Ikea's Expanding Empire Includes Hotels and Cities
Ikea is world famous for its stylish-yet-affordable prefab furniture. What many people don’t realize is that the ubiquitous retailer is but one branch of the Inter Ikea Group’s ever-expanding, modular design-focused empire, owned by Swedish billionaire Ingvar Kamprad.
On Tuesday, Marriott International announced it is partnering with Inter Ikea Group subsidiary Inter Hospitality to open a brand of hip, three-star hotels. The Moxy Hotel line, which will open its first location early next year, aims to appeal “not only Gen X and Y but people with a younger sensibility, for whom contemporary style is paramount,” according to a Marriott press release.
Together, Marriott and Inter Hospitality plan to open 150 Moxys across Europe in the next 10 years, starting in Italy, Germany, Austria, the United Kingdom, Ireland, Belgium, the Netherlands, Denmark, Finland, Norway, and Sweden.
Meanwhile, another Ikea affiliate, called LandProp, has started designing an entire 26-acre section of historic East London. Known as Strand East, the mixed-use plans include apartments, offices, restaurants, and a 350-room hotel. Streets will be for pedestrians and bikes, primarily, while cars will be kept in underground parking lots. It’s been reported that the Ikea city will include an underground system of tunnels that suck away garbage.
London isn’t the only city the company has set its sights on. “While there are similar projects in Poland, Latvia, and Romania, the Swedish company now wants to buy up vacant lots in several western European cities and build entire districts from scratch—including the one in the northern Germany city-state of Hamburg,” reports Spiegel International.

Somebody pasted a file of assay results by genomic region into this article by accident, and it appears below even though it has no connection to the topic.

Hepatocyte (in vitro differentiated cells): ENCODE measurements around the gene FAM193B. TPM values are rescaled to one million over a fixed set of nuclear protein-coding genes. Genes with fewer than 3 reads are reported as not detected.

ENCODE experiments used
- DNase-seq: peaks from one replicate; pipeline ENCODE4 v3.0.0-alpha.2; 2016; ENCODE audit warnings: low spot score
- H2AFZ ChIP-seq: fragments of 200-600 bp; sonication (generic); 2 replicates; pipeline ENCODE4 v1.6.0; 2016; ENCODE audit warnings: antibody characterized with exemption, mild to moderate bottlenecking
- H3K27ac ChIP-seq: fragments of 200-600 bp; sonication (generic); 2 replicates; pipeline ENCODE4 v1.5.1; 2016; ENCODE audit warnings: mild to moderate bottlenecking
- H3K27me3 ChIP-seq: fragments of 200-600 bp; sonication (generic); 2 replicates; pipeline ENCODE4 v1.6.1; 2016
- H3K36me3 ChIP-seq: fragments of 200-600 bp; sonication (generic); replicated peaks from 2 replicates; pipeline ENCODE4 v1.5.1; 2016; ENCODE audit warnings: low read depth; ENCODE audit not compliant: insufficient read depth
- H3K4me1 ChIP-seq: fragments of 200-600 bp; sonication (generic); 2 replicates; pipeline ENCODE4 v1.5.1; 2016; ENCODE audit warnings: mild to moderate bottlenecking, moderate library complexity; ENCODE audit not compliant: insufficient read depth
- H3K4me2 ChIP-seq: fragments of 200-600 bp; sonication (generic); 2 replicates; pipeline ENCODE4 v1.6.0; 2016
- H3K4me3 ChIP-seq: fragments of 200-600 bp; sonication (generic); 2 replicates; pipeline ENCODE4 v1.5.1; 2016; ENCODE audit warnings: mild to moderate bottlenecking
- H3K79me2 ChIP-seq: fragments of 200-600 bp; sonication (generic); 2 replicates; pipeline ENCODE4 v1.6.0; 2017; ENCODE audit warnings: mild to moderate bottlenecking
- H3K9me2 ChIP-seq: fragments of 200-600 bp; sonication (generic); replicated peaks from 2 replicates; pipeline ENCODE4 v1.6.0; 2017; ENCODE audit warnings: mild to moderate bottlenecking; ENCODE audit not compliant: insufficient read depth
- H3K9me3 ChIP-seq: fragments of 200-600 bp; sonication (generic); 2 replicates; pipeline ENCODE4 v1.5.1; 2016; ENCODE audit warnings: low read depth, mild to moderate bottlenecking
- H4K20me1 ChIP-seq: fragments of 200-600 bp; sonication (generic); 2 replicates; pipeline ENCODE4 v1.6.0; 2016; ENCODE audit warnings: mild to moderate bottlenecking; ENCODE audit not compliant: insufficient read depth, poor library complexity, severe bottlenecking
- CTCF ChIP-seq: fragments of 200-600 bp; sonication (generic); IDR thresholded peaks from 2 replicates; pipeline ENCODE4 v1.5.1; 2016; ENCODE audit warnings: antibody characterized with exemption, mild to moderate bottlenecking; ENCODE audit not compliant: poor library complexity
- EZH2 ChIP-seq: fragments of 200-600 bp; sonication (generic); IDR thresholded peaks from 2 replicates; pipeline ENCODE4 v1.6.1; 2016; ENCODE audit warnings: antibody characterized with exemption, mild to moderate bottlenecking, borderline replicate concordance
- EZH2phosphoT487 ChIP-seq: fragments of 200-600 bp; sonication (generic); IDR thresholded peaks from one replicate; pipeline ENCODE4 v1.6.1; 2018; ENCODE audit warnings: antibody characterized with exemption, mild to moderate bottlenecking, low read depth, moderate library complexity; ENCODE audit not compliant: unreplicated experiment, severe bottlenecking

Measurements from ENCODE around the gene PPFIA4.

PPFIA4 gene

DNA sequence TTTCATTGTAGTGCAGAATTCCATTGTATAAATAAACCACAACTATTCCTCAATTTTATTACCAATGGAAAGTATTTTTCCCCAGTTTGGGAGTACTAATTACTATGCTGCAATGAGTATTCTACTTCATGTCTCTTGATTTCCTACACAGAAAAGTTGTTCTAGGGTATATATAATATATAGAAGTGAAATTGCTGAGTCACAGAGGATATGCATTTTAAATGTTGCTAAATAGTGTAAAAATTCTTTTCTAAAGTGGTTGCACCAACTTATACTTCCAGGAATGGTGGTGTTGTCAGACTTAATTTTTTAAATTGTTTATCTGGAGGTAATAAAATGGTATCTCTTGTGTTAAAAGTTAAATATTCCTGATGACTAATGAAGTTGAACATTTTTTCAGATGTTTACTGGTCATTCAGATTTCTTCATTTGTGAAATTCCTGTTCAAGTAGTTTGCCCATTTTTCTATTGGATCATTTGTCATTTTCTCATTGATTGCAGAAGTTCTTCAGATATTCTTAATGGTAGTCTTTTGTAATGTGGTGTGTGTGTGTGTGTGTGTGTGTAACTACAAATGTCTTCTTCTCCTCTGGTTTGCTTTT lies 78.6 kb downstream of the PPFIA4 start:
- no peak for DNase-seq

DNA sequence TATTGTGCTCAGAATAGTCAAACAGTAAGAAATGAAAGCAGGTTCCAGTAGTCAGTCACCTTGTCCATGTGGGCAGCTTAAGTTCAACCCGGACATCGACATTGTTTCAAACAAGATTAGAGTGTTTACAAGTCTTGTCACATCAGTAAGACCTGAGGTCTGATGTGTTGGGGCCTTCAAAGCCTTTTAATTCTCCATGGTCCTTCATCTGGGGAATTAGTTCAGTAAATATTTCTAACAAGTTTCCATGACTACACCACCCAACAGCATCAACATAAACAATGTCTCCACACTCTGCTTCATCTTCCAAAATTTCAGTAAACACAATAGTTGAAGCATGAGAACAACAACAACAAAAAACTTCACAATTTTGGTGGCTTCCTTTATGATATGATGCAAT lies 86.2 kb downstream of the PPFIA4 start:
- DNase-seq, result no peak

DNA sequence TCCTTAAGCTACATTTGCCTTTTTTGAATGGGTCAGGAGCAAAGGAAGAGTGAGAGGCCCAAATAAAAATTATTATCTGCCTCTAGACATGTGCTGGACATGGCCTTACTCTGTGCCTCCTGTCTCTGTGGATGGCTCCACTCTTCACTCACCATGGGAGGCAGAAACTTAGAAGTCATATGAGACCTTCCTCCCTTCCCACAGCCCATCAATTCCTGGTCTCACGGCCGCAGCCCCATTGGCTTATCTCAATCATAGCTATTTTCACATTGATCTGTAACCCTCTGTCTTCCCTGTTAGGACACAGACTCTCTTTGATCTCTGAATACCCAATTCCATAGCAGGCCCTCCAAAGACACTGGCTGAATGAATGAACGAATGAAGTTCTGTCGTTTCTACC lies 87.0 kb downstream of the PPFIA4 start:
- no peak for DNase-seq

Ikea’s history of going beyond flat-pack furniture stretches back at least as far as 1996, when Kamprad partnered with the Swedish construction giant Skanska to start the company BoKlok, which builds affordable homes that are designed the better to suit a society increasingly made up of single parents, pensioners, and students moving away from home.
The company’s site says that BoKlok homes “have been created through a fruitful collaboration between skilled architects who know how to create comfortable homes and IKEA interior designers who understand how people want to live. They have been designed around factory processes which enables them to be far more efficiently constructed in quality-controlled conditions than would be possible through site-based construction.” Already, 4,000 such apartments have been built at more than 100 locations in Sweden, Denmark, Norway, Finland, Great Britain, and Germany.
BoKlok’s homes are sold through lotteries that take place at Ikea stores. But Ikea furniture and stores don’t always figure into Inter Ikea’s greater plans: Strand East, for example, doesn’t plan to allow any big-box stores into the neighborhood—not even an Ikea. As for Moxy Hotels? They reportedly won’t be furnished with Ikea staples—and that’s probably a good thing. A person can only take so many Karlstad sofas and Billy bookcases.